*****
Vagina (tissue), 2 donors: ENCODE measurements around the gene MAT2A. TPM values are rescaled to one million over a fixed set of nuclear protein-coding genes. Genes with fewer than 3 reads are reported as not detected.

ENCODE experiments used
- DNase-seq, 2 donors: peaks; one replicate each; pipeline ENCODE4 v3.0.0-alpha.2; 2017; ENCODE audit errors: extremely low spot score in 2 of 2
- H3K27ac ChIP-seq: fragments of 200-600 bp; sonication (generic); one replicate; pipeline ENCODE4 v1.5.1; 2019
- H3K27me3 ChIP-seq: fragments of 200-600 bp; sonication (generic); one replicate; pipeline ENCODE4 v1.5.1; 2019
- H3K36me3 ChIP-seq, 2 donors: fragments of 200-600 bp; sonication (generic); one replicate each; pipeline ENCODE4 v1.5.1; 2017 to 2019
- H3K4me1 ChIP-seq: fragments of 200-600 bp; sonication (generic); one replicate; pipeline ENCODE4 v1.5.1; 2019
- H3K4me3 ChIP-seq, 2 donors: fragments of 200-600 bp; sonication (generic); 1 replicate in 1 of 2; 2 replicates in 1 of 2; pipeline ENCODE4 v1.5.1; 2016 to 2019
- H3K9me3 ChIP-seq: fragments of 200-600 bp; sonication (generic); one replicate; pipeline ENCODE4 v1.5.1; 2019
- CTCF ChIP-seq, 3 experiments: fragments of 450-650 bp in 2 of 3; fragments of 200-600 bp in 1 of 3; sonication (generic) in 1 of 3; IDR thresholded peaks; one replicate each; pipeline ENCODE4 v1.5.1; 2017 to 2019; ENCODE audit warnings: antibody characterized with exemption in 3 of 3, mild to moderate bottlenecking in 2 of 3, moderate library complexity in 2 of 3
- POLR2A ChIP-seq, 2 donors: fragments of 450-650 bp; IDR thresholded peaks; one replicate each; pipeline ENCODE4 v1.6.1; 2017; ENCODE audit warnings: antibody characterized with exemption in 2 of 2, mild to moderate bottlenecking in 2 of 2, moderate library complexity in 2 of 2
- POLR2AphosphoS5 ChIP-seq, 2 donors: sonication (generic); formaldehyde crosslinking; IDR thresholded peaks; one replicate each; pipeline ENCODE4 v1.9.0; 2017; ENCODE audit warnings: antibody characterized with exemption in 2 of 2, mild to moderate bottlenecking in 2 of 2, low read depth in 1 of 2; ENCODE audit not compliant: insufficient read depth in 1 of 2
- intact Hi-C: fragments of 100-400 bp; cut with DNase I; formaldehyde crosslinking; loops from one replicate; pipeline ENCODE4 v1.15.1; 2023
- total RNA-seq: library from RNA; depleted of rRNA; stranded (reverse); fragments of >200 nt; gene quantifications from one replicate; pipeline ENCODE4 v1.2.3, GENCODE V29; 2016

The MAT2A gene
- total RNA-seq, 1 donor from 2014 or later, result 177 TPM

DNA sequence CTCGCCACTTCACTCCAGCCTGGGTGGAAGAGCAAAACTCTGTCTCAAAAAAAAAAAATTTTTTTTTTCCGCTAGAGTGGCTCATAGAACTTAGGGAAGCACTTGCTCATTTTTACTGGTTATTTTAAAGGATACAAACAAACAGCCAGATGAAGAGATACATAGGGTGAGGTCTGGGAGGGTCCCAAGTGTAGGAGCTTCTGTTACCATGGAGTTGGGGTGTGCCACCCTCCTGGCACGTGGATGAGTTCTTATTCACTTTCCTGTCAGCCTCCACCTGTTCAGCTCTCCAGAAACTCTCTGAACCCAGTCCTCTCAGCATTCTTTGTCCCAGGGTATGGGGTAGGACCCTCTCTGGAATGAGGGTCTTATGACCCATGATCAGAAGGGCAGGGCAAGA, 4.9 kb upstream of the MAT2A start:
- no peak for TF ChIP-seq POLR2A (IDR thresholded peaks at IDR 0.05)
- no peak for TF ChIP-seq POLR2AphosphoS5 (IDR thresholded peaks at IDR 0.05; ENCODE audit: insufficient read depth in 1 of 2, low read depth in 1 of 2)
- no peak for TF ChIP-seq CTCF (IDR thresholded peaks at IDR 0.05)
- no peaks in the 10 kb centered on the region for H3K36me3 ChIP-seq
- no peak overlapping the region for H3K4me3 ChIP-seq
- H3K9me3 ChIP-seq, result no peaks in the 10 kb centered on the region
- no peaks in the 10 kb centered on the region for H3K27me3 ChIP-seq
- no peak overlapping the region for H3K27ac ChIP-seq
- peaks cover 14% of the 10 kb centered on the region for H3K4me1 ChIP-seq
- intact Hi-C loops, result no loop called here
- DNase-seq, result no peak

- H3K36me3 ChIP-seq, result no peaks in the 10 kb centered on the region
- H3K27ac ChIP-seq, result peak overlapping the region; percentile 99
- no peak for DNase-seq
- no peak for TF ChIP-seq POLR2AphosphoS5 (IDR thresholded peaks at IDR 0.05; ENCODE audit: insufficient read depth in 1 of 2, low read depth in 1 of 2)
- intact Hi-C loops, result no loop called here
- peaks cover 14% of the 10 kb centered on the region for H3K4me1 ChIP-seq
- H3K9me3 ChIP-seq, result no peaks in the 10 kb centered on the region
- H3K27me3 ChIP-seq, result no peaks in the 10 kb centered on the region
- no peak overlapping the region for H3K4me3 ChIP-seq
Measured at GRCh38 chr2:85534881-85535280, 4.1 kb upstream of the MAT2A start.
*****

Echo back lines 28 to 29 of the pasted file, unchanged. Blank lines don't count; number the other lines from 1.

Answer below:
- DNase-seq, result no peak

- H3K36me3 ChIP-seq, result no peaks in the 10 kb centered on the region